After Lou and Reid make separate mistakes that impact each other, they are forced into holy matrimony by the Archbishop. There is only one problem: Reid is a witch hunter and Lou is a witch. Will she be able to keep her secret safe, or is she doomed?
There’s something haunting about a body touched by magic.
And with that opening line, this series draws you in. There have been a lot of people raving about this series, and I admit, the description of it certainly seemed appealing to me. Enemies to friends to lovers? That is usually a SIGN ME UP kind of book. And overall, I’m glad I read the book. I think there were a lot of good things about the book, but I didn’t overwhelmingly love the book. And there are a couple reasons why. But they’re small. Overall, the book just didn’t totally resonate with me.
So this supposedly takes place in a romantic 17th century France. That’s the backdrop for this…except it’s not France France, it’s more like an alternate France. Anyways, that part doesn’t particularly matter in terms of the story. The important parts are the witches and the witch hunters. The church has their very own special section dedicated to hunting witches down and burning them at the stake. Your pretty typical response to witches.
I mean, as far as a plot goes, it isn’t overwhelmingly complicated, and it isn’t entirely boring. I had known going in that there was also the romance aspect to this: that there was a forced marriage. Essentially Lou and Reid are forced to marry to please the Archbishop to get them out of trouble. Neither particularly want to do this, but it benefits them both in some ways. Or so they think. All in all, as a plot I think it was interesting enough to hold my attention. I enjoyed Lou and Reid’s banter for the most part, but there were a couple times I was just “eh” about it. The end reveal was a bit…I wasn’t that enthralled with it. There were a couple twists and turns overall, but nothing I would call spectacular.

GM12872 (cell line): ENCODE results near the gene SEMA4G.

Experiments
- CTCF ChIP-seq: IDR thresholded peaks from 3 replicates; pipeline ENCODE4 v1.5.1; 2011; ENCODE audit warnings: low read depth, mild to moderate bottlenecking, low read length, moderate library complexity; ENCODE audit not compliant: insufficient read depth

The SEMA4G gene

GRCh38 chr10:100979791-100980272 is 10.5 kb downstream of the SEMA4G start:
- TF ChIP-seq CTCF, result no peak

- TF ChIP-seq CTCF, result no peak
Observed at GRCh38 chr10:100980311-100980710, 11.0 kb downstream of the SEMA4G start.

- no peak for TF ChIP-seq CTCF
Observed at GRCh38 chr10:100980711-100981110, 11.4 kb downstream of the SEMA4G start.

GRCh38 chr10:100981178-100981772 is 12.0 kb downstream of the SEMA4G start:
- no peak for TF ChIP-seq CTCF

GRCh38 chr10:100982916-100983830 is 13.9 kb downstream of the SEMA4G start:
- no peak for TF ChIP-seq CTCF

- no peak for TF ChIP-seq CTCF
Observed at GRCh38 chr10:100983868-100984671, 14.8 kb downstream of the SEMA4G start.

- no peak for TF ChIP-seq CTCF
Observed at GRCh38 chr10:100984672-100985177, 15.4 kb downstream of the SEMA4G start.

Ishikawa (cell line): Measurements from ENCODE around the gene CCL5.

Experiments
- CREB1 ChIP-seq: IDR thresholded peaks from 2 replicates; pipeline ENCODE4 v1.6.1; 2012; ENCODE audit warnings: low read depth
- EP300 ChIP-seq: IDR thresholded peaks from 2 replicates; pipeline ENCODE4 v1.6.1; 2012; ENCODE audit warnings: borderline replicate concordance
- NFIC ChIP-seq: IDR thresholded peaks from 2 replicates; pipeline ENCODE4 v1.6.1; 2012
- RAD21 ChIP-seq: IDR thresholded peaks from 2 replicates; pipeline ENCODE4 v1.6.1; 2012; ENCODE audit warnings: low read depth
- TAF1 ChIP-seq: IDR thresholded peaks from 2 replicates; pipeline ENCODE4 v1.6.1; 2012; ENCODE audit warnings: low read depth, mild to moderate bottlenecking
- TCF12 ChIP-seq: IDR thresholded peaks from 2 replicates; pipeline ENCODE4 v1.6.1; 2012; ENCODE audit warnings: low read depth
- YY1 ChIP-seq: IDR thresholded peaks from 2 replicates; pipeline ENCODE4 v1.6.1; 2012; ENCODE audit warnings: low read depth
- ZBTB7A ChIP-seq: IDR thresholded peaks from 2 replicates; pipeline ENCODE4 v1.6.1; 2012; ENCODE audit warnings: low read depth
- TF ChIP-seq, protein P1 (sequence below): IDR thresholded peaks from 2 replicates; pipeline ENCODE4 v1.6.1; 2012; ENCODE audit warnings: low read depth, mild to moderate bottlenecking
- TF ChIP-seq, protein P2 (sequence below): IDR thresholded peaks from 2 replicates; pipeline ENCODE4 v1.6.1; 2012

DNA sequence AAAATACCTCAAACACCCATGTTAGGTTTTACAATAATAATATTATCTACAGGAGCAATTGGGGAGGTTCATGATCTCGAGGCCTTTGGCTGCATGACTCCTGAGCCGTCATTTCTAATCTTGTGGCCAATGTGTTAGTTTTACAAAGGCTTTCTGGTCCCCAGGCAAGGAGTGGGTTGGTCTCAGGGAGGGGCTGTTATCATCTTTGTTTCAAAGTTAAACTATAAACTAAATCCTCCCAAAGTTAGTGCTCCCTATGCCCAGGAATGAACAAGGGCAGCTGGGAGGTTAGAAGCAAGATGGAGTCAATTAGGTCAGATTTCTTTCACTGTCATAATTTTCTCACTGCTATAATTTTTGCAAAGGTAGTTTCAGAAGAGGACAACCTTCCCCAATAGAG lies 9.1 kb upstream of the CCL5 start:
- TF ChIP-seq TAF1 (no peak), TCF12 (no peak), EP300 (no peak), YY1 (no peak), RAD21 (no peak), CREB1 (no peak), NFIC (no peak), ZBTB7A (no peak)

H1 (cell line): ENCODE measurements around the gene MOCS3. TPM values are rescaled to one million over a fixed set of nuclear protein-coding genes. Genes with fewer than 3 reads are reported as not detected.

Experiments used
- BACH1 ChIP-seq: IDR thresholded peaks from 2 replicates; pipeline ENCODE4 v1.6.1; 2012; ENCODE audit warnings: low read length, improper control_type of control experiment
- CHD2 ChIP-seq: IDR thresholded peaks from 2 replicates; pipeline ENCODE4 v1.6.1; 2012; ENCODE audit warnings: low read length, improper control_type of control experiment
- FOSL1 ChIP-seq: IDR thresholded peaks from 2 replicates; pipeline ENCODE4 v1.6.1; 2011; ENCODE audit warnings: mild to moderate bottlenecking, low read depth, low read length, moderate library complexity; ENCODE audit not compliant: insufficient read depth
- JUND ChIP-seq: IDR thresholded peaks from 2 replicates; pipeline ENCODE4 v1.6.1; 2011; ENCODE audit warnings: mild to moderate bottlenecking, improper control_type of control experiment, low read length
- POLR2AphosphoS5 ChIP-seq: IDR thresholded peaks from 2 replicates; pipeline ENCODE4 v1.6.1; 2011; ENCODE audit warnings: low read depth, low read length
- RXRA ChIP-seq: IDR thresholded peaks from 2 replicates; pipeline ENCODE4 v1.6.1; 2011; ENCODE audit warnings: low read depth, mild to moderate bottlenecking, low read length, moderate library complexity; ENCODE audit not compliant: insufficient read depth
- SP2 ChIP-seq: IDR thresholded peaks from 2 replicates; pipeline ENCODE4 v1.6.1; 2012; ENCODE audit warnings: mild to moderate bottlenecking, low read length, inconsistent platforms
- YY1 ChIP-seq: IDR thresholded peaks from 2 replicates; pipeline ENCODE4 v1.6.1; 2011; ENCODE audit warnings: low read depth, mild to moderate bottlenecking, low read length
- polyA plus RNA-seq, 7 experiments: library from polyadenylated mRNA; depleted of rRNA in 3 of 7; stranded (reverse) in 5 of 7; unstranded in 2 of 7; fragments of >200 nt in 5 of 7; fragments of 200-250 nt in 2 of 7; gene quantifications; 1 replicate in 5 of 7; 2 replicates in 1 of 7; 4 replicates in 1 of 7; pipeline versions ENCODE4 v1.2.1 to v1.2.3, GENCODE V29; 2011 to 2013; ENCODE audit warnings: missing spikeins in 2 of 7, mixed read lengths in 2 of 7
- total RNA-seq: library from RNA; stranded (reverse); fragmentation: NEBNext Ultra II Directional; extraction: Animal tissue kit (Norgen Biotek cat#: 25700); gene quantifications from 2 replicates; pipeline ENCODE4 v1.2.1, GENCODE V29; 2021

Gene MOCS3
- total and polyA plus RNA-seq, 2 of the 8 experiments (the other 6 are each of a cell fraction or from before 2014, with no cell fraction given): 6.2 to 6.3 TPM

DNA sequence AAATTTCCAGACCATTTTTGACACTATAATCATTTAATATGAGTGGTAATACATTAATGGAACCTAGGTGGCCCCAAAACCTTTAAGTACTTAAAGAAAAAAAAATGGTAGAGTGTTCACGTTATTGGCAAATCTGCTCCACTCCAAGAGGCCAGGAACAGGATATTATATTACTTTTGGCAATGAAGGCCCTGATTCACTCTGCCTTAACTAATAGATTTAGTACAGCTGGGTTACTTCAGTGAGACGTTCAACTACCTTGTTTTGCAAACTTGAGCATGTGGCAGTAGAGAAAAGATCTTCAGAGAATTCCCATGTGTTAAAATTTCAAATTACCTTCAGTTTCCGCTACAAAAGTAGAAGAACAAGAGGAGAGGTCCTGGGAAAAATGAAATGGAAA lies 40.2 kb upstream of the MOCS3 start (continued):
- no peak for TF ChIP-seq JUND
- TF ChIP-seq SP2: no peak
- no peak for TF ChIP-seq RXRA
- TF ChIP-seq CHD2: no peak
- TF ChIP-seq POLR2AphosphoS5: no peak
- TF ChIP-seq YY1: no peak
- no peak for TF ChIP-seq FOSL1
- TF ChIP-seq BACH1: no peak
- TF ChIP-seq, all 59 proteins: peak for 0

“I doubt you’d ask such a question if you had. Trousers are infinitely more freeing.”
As a character, I loved Lou. I think she was a great heroine, even if she was proclaiming the feminist message of the book rather than showing it. I think it is a small portion of it. I’m glad it has the feminism in it, but it is mostly white feminism. So while I enjoyed it for the reason it was trying to empower women, I understand that there are still other underlying issues with it.
Then, we also have a bit of a contradictory message with Reid and Lou’s relationship at parts. There are a few instances when I feel like Mahurin undermined her own message. But overall, I think it was relatively small parts.
I was about to marry a wild animal.
Reid I found boring mostly. I didn’t really enjoy his chapters all that much, I would have much preferred this book to be solely from Lou’s POV, it felt a bit awkward switching back and forth at some points in the book. I know it was to show different perspectives, but I wasn’t totally sold on it.
I did like Mahurin’s writing style. I think she is a good writer, and I think although the pace was somewhat stilted at some points, a good job was done. Overall, I liked the book, but I didn’t love it. I’d read the next book in the series, but it isn’t one I’d rush out to buy on release date. But I liked it – I enjoyed reading it and I didn’t feel like it was a waste of my time!